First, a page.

Leeds Index of Platform Labour Protest released

CERIC researchers have been working on an Index of Platform Labour Protest.

The newly developed Leeds Index of Platform Labour Protest provides an overview of developments in platform worker organisation and mobilisation on a global scale. Platform work – that is, paid work mediated via an online platform or app – has grown rapidly in recent years. Working conditions in platform work are often characterised by low pay or non-payment, a lack of work or overwork, irregular hours, constant pressure from customer ratings, the risk of sudden ‘deactivation’ by the platform algorithm, a lack of transparency or accountability in platform decision-making, and reduced social and employment protections (Forde et al. 2017).

Moreover, major insecurities stem from the (bogus) ‘self-employed worker’ status.  Recent instances of worker mobilisation – such as the legal case brought by the Independent Workers Union of Great Britain arguing Uber drivers in the UK should be treated as workers rather than as self-employed – have shown that platform work can be challenged successfully.

The new and distinctive combination of working arrangements originally led many commentators to question whether platform workers could ever be effectively organised (Johnston and Land-Kazlauskas 2018; Vandaele 2018). It is now clear, however, that such fears were misplaced.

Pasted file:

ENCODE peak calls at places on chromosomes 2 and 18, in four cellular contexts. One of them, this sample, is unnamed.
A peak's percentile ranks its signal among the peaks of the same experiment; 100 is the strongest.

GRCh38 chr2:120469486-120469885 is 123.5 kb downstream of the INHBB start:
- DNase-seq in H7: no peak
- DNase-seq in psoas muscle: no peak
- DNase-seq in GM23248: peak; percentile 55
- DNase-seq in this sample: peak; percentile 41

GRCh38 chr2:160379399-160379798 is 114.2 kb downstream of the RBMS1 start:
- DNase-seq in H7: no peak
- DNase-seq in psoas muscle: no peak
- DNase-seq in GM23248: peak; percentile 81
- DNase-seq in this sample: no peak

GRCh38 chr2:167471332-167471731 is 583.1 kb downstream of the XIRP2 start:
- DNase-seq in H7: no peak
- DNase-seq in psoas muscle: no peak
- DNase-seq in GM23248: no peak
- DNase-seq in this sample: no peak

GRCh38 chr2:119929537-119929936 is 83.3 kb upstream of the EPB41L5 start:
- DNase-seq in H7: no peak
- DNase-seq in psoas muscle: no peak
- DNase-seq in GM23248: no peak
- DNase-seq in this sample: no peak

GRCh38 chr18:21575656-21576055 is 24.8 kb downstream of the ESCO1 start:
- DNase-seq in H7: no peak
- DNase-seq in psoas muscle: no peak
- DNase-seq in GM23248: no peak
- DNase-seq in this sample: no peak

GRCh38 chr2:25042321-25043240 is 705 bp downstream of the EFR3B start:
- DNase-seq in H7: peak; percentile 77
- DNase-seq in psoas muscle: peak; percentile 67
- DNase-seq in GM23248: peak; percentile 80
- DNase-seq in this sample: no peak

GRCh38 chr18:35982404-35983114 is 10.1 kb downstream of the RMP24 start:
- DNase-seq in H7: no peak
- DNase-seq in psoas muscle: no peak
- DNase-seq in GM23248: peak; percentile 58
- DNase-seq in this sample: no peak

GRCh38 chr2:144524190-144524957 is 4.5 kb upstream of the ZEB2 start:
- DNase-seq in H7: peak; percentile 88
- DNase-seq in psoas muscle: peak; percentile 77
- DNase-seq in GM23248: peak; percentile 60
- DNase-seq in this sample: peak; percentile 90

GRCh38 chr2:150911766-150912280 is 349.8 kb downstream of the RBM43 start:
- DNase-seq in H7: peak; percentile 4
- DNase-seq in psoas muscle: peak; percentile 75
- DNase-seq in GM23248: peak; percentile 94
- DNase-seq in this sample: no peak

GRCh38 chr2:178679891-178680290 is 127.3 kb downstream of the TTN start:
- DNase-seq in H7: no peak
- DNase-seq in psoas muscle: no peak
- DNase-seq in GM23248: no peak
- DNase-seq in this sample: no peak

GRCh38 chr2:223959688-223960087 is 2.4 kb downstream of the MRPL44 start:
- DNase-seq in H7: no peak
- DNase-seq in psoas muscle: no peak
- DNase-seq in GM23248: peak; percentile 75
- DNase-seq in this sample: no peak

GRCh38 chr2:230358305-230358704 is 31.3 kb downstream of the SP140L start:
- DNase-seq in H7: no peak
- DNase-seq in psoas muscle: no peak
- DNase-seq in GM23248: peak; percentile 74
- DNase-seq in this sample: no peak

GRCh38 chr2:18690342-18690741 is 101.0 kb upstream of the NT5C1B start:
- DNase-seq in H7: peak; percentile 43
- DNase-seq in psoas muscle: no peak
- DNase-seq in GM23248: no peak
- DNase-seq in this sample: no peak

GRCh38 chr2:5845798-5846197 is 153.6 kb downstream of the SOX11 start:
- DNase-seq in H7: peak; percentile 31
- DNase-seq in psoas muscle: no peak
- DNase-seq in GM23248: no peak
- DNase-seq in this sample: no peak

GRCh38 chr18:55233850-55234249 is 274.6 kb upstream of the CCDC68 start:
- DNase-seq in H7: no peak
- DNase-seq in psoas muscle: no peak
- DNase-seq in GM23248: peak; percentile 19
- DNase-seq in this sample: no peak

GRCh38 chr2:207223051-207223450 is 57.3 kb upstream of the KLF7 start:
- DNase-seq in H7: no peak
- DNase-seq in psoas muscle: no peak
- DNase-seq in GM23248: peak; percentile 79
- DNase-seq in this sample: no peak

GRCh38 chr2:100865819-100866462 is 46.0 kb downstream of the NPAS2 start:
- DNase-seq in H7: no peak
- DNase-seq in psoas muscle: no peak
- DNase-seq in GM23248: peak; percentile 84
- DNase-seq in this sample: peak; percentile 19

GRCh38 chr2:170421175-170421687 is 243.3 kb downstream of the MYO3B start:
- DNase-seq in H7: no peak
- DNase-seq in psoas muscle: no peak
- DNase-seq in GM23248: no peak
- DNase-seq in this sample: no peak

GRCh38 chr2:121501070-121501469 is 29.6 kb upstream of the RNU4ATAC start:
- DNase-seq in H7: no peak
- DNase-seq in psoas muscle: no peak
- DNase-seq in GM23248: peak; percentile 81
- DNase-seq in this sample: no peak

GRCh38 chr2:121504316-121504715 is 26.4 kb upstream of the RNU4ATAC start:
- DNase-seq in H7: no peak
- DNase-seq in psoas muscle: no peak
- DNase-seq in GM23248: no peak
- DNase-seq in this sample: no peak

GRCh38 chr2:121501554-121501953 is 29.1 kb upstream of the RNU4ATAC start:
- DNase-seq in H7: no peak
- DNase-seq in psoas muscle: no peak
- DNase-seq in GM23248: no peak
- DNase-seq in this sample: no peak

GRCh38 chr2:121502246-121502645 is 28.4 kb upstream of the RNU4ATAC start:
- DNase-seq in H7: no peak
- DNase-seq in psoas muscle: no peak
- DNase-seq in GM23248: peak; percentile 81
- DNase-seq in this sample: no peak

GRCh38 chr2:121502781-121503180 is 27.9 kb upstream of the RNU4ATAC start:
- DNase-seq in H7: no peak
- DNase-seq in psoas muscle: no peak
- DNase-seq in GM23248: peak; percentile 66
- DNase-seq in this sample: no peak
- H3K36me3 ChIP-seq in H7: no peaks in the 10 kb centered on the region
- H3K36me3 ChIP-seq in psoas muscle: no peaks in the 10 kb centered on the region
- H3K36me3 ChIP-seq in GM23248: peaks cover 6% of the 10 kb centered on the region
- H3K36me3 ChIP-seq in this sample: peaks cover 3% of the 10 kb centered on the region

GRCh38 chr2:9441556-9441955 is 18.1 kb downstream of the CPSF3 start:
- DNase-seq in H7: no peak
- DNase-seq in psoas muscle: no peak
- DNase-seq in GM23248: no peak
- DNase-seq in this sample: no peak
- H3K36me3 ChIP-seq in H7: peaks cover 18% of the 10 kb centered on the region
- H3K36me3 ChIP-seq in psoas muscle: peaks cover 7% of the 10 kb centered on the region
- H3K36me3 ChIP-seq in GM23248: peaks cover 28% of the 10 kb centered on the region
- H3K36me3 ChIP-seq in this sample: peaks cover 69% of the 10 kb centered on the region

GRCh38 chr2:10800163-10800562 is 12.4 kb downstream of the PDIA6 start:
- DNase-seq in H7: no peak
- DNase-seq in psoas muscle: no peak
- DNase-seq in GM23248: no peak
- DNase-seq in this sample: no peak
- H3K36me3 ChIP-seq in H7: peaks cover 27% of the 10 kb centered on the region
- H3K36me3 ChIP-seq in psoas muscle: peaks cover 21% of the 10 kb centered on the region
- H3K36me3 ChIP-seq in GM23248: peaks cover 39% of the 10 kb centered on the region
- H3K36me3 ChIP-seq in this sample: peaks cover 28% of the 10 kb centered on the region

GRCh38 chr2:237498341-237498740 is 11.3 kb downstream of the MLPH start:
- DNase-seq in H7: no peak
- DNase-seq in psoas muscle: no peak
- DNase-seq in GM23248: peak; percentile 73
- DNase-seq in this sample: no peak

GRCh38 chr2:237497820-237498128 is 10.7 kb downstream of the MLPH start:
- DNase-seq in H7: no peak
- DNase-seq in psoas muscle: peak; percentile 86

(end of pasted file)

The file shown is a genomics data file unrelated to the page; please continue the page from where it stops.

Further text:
The Leeds Index of Platform Labour Protest maps protest and workers organisation against platform globally. It will be the first project to track labour disputes in this sector on a global scale, and therefore promises to be a vital and innovative resource for academics and practitioners. First findings of the Leeds Index are now published with the European Trade Union Institute as a Policy Brief.

The findings reveal that:

  • The main cause globally for labour protest is pay, with considerable geographical variation when it comes to other causes for dispute.
  • Types of platform labour protest appear to vary more substantially between regions than between industries.
  • Mainstream unions play a vital role in defending platform workers’ interests, especially in western Europe, while in the global South, protests are much more likely to be led by grassroots unions.
  • Mainstream unions rely more frequently on legal challenges, while unofficial unions rely more frequently on strike actions.

For further information please contact the team Simon Joyce, Denis Neumann, Vera Trappmann, Charles Umney.